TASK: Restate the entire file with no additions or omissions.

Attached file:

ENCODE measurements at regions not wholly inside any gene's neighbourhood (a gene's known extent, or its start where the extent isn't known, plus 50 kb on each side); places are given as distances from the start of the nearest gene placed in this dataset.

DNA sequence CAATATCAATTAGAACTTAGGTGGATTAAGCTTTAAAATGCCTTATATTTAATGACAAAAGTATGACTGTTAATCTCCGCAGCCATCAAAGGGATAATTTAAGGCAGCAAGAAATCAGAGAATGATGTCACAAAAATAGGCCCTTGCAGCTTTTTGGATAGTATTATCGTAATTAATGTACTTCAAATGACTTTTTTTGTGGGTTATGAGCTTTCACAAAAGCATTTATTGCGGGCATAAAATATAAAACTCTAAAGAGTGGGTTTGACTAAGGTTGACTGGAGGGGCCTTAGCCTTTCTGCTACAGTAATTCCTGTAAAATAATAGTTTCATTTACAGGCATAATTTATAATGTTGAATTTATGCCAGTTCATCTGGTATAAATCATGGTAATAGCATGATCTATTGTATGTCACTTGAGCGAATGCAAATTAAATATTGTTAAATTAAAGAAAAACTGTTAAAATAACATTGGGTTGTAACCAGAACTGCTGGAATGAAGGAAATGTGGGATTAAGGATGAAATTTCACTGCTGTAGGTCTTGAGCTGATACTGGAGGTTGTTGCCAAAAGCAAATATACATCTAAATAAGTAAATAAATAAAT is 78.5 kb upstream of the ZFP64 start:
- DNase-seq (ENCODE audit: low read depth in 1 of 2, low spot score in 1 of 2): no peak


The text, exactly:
ENCODE measurements at regions not wholly inside any gene's neighbourhood (a gene's known extent, or its start where the extent isn't known, plus 50 kb on each side); places are given as distances from the start of the nearest gene placed in this dataset.

DNA sequence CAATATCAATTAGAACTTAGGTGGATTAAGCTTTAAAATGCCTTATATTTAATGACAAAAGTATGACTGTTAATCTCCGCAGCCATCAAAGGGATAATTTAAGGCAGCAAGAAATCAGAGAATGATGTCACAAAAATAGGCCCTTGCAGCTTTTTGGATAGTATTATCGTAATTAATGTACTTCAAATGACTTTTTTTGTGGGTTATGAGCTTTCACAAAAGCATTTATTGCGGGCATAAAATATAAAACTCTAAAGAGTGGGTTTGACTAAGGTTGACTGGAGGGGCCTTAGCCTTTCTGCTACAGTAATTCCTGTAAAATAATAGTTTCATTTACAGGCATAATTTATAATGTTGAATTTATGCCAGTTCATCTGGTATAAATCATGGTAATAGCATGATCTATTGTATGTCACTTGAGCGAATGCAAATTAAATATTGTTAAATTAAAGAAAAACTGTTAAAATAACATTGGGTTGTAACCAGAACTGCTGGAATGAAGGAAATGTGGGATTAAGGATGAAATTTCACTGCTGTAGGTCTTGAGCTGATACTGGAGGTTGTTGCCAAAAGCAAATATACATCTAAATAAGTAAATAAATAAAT is 78.5 kb upstream of the ZFP64 start:
- DNase-seq (ENCODE audit: low read depth in 1 of 2, low spot score in 1 of 2): no peak